However, I am a big fan of small government and being left the hell alone to lead my life my way in peace. So it seems I am on the horns of a dilemma – I don’t trust big business enough to do the right thing but neither do I trust government to do the right thing. I think that in this we are possibly in the same boat.

There is therefore but one sad solution. And when I become the benevolent dictator and sole ruler of my country, I’d be grateful to have your services as counselor and lord high executioner for whomever I see fit to be put up against the wall and shot.

Keep up the good work. I enjoyed the essay a lot. I would not have been as polite [to critics] but since I am an alleged passive aggressive personality type I guess my views would have been more forthright. As in ‘eat s$*t and die m*&#$r f&^@#$rs!. Die!’ (ESAD for short – drop it into conversations with bankers and other people you don’t like – it’s great. Makes me laugh every time and it is Amazing with a capital A to see what happens in your favour when laughing). I call it Dictator Prep.

I digress.

So I appreciate your efforts to keep it on the level without losing the plot as I most assuredly would have done.

Warm regards

William

Dan Denning
Dan Denning examines the geopolitical and economic events that can affect your investments domestically. He raises the questions you need to answer, in order to survive financially in these turbulent times.
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11 Comments on "All Quiet on the Fronts"

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Ross
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The Economist has got into the inflation v deflation debate here
http://www.economist.com/economics/by-invitation&fsrc=nlw|hig|06-03-2010|editors_highlights

have a good weekend!

John
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Thanks, Ross. Have a good one yourself. Wonderful how so many experts managed to avoid really answering the question. It’s like reading Hansard. This fellow has obviously been watching the rising value of gold for some time: http://www.perthnow.com.au/news/world/gold-stolen-from-watchmaker-rolex/story-e6frg1p3-1225875415166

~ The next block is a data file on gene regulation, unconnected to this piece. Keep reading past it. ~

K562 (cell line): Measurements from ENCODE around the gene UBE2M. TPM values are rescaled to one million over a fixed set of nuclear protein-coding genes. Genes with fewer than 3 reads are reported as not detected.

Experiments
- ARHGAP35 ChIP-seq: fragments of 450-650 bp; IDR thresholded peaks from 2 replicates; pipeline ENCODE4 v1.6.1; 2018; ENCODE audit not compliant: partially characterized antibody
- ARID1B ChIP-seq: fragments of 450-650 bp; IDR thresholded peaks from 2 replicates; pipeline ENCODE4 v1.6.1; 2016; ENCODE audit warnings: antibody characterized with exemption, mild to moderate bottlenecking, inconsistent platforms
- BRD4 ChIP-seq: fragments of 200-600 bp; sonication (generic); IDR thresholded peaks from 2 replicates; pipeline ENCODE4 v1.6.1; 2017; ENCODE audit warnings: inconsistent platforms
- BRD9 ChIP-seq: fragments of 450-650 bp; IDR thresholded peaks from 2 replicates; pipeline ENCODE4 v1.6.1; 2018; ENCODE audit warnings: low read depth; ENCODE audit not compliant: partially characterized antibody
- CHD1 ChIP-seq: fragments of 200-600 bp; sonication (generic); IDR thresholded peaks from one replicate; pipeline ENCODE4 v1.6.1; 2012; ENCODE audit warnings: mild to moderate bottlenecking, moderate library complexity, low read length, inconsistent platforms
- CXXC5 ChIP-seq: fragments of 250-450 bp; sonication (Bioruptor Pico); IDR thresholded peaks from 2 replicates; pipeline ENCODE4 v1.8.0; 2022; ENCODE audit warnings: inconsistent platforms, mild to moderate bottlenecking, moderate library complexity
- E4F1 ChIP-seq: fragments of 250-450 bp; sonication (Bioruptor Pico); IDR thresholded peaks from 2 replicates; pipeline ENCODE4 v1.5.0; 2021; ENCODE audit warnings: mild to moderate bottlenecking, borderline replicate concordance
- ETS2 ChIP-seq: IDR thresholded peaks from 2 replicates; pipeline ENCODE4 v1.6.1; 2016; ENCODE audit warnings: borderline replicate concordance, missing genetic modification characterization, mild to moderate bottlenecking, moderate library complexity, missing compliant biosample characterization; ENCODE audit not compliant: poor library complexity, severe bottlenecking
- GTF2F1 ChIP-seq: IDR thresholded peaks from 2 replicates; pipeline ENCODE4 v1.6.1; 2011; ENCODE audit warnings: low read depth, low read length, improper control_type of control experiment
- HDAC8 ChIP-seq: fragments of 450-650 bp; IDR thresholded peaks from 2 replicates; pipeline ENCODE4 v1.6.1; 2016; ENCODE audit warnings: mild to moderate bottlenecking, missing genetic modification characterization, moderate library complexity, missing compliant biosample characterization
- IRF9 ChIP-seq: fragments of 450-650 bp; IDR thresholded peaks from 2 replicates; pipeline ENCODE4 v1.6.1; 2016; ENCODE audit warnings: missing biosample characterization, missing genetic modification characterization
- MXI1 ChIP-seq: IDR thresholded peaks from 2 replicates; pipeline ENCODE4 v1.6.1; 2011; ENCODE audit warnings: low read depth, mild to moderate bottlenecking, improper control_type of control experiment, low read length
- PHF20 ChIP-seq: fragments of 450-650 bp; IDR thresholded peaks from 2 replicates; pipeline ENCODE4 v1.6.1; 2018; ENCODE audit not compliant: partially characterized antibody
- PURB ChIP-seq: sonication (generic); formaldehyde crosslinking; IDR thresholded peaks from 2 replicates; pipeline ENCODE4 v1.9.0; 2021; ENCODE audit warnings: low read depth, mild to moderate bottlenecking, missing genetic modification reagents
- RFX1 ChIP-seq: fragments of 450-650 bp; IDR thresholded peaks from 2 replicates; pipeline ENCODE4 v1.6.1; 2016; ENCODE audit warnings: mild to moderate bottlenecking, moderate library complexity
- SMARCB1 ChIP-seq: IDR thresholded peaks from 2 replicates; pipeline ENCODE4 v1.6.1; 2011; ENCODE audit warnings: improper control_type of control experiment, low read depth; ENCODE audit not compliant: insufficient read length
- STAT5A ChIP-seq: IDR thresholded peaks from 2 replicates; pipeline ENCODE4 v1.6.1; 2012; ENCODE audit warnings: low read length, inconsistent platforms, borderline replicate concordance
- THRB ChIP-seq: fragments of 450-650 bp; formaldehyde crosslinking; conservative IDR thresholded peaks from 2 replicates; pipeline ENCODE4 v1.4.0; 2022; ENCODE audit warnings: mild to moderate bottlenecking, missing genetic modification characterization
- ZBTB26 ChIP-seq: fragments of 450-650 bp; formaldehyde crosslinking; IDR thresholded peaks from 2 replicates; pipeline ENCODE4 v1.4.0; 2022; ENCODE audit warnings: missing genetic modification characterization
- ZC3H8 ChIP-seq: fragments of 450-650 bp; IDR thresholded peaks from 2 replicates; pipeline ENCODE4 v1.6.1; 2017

Steve
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Steve’s quote of the day

“Steve want to use a house for the reason they are built for A ROOF OVER YOUR HEAD, Evil want to use it as a money maker and to Fu@k over those like me who want to use it for what it was built for”

Biker
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Just a quick reminder that we’re all visitors to a site whose express purpose is to help us all _make money,_ Steven.
But here’s your free Sydney house, anyway:

http://www.perthnow.com.au/money/home-for-free-but-theres-a-catch/story-e6frg2uc-1225874732724

Don’t say we’re not _all_ trying to help you, son!~ :)

Steve
Guest

Is that the best you could do?

Lachlan
Guest

Crumbs that house aint bad for free. Chuck tiles of course and go tin on roof but the pink tubs just gotta stay, oh yeah baby ;)

Stillgotshoeson
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Comment by John on 4 June 2010:

Thanks, Ross. Have a good one yourself. Wonderful how so many experts managed to avoid really answering the question. It’s like reading Hansard

They answered the questions with their opinions and that is all they or anyone can do..

Same goes for Property vs Shares vs Gold
Liberal vs Labor
Living in a society or an economy
All can offer arguments for their beliefs, pros and cons of both, depending on your own beliefs is how much you agree/disagree with someones opinions.. as for “answers” they can not be found as it all comes down to opinions..

Biker Pete
Guest
Steven: “A ROOF OVER YOUR HEAD” It’s all you said ya needed, mate. I found you a floor and four walls, ya ungrateful b@stard (large, flightless Australian bird). Yes, that’s the best I can do for now. I did try to talk my wife into _giving_ you one of our houses. I told her you were a hard-working young baggage-handler, with $130K+ frugally saved, who was being held forever captive in his bedroom by cruel parents. Hearing a loud *clunk* I turned around… and to to my horror, I discovered the love-of-my-life had laughed her head off… . Once sold… Read more »
Biker Pete
Guest

Loved Bill’s recent piece on Harleys, though. Nice piece of logic!~ :)

Biker Pete
Guest

Lachlan: “Crumbs that house aint bad for free.”

But the bonus was the free boats, each with its own fireplace, Lachie:

http://www.perthnow.com.au/money/home-for-free-but-theres-a-catch/story-e6frg2uc-1225874732724

*Clunk*

Drron
Guest

And maybe the China housing bubble has stalled.Several articles over recent days of the drop off in sales in May-
http://www.chinadaily.com.cn/cndy/2010-06/05/content_9937981.htm